# Scalable Clustering of Individual Electrical Curves for Profiling and Bottom-Up Forecasting

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## Abstract

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## 1. Introduction

#### 1.1. Industrial Context

#### 1.2. Individual Electrical Consumption Data: A State-of-the-Art

## 2. Bottom-Up Forecasting from Smart Meter Data: Big Picture

## 3. Wavelets

## 4. KWF

#### 4.1. From Discrete to Functional Time Series

#### 4.2. Functional Model KWF

#### 4.2.1. Stationary Case

#### First step.

#### Second step.

#### 4.2.2. Beyond the Stationary Case

## 5. Clustering Electrical Load Curves

#### 5.1. Clustering by Feature Extraction

#### 5.2. Clustering Using a Dissimilarity Measure

## 6. Upscaling

#### 6.1. Algorithm Description

- Data serialization. Time series are given in a verbose by-column format. We re-code all of them in a binary file (if suitable), or a database.
- Dimensionality reduction. Each series of length N is replaced by the ${\mathrm{log}}_{2}\left(N\right)$ energetic coefficients defined using a wavelet basis. Eventually a feature selection step can be performed to further reduction on the number of features.
- Chunking. Data is chunked into groups of size at most ${n}_{c}$, where ${n}_{c}$ is a user parameter (we use ${n}_{c}=5000$ in the next section experiments).
- Clustering. Within each group, the PAM clustering algorithm is run to obtain ${K}_{0}$ clusters.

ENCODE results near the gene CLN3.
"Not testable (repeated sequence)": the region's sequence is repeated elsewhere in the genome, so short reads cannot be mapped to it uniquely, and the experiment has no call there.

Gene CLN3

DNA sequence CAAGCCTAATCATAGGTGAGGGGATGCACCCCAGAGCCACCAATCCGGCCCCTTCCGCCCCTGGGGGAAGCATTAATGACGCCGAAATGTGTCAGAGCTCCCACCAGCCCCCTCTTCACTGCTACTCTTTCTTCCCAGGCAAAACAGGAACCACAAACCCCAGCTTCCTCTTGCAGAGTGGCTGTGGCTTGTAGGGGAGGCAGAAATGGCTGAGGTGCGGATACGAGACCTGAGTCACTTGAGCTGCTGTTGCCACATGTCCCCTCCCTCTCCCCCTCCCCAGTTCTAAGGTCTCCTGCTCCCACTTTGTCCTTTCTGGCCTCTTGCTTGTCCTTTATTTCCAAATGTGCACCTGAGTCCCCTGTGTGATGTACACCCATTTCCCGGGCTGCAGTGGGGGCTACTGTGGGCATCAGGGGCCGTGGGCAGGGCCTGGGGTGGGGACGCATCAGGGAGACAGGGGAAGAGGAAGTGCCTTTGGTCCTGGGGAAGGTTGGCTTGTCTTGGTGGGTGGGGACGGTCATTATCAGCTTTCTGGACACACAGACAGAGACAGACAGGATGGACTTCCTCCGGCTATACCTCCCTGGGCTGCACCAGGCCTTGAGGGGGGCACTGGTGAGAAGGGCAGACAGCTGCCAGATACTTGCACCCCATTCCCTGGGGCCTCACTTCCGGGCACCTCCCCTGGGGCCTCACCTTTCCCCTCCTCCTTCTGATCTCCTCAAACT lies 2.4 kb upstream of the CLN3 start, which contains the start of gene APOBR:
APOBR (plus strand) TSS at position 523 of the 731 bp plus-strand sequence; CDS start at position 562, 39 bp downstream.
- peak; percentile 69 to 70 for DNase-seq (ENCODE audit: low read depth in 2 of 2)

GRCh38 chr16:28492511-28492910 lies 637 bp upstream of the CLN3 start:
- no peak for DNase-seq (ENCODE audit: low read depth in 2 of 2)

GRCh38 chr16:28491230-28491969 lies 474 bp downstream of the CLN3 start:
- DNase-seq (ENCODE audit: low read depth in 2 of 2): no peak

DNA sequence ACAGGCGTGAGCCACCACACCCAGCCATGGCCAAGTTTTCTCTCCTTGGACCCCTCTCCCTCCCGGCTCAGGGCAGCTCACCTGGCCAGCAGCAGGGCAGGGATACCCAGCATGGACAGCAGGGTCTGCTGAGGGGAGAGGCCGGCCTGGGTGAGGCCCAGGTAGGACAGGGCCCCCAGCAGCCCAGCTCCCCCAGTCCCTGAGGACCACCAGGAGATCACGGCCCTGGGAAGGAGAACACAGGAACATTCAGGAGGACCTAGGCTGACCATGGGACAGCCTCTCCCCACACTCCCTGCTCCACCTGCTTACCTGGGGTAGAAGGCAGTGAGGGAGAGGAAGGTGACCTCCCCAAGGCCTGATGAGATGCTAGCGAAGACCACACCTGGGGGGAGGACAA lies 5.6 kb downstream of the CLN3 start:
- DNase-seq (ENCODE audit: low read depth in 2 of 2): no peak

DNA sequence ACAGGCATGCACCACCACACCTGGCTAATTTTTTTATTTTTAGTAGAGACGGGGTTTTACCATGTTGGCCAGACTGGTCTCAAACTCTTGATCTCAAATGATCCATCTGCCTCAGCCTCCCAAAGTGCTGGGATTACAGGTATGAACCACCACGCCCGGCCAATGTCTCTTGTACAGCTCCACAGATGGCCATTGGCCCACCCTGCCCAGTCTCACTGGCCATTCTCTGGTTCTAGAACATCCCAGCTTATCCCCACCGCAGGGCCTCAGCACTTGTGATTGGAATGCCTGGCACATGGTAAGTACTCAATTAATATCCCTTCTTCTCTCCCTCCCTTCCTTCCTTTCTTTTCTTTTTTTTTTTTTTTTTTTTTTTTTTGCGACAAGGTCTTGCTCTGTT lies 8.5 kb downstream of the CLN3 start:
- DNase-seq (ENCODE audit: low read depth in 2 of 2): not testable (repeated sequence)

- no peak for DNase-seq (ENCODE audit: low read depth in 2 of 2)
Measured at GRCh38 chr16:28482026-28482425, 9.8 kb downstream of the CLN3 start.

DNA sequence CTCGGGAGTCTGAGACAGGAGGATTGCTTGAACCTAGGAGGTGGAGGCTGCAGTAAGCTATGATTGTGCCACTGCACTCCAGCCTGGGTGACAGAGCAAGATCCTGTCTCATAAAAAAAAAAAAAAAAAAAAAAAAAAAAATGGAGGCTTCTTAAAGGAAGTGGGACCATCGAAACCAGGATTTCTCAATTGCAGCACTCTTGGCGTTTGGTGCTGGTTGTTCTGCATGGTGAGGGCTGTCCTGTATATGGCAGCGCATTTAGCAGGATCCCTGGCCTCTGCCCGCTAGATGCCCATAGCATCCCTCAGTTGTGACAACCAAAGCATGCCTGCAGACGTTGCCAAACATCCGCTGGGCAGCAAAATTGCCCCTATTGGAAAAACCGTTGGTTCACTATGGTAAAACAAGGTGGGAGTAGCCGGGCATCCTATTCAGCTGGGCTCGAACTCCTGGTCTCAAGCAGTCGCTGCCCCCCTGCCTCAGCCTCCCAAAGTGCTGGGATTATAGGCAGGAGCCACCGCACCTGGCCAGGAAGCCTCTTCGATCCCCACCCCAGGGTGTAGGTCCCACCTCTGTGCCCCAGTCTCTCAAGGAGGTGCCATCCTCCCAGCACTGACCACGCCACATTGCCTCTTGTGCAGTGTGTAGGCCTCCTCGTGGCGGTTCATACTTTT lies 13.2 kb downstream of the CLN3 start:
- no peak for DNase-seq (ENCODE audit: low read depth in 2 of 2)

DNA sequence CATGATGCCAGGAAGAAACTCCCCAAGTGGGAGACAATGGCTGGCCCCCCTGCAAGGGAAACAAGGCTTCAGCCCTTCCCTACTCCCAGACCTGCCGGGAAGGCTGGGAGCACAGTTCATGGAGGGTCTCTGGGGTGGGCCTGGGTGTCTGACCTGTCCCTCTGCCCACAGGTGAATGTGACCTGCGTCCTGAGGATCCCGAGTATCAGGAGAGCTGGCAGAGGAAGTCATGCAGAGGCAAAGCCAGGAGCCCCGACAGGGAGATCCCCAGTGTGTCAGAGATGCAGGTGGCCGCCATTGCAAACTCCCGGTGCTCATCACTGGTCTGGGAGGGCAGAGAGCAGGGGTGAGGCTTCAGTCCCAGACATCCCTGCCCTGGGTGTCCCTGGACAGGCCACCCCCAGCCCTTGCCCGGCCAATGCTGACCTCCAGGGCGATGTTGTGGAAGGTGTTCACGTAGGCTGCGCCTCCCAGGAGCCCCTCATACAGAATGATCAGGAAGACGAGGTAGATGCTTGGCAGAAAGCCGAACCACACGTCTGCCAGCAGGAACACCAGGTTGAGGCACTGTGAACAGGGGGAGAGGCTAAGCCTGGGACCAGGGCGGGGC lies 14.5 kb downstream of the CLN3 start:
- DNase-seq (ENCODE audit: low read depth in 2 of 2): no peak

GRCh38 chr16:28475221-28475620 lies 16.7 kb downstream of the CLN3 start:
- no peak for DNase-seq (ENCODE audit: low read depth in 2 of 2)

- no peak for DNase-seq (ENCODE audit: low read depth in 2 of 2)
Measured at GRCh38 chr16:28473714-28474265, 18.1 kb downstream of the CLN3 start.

- Gathering. A final run of PAM is performed to obtain ${K}^{\prime}$ mediods, ${K}^{\prime}\ll n$ out of the ${n}_{c}\times {K}_{0}$ mediods obtained on the chunks..

#### 6.2. Code Profiling

#### 6.3. Proposed Solutions

- an ASCII file, one sample per line; very fast, but data retrieval will depend on line number;
- a binary format (3 or 4 octets per value); compression is unadvised since it would increase both preprocessing time and (by a large amount) reading times;
- a database (this is the slowest option), so that retrieval can be very quick.

`R`using the

`parallel`package for efficiency, [35]. A partial version written fully in

`C`was slightly faster, but not enough compared to the loss of code clarity. The current

`R`version can handle the 25 millions samples on an overnight computation over a standard desktop workstation—assuming the curves can be stored and accessed quickly. Our implementation is called

`iecclust`is available as open source software.

## 7. Forecasting French Electricity Dataset

#### 7.1. Data Presentation

#### 7.2. Numerical Experiments

## 8. Discussion

#### 8.1. Choice of Methods

- the wavelet decomposition to represent functions and compute dissimilarities. Of course, several other choices could be interesting, such as splines for bases of functions which are independent of the data or even some data-driven bases like those coming from functional principal component analysis. With respect to these two classical alternatives, (more or less related to a monoscale strategy) the choice of wavelets allows simultaneously a parsimonious representation capturing local features of the data as well as redundant one delivering a more accurate multiscale representation. In addition, from a computational viewpoint, DWT is a very fast: of linear complexity. So to design the super-customers the discrete transform is good enough, for the final clusters, the continuous transform leads to better results. Let us remark that combining wavelets and clustering has recently been considered in [36] from a different viewpoint: details and approximations of the daily load curves are clustered separately leading to two different partitions which are then fused.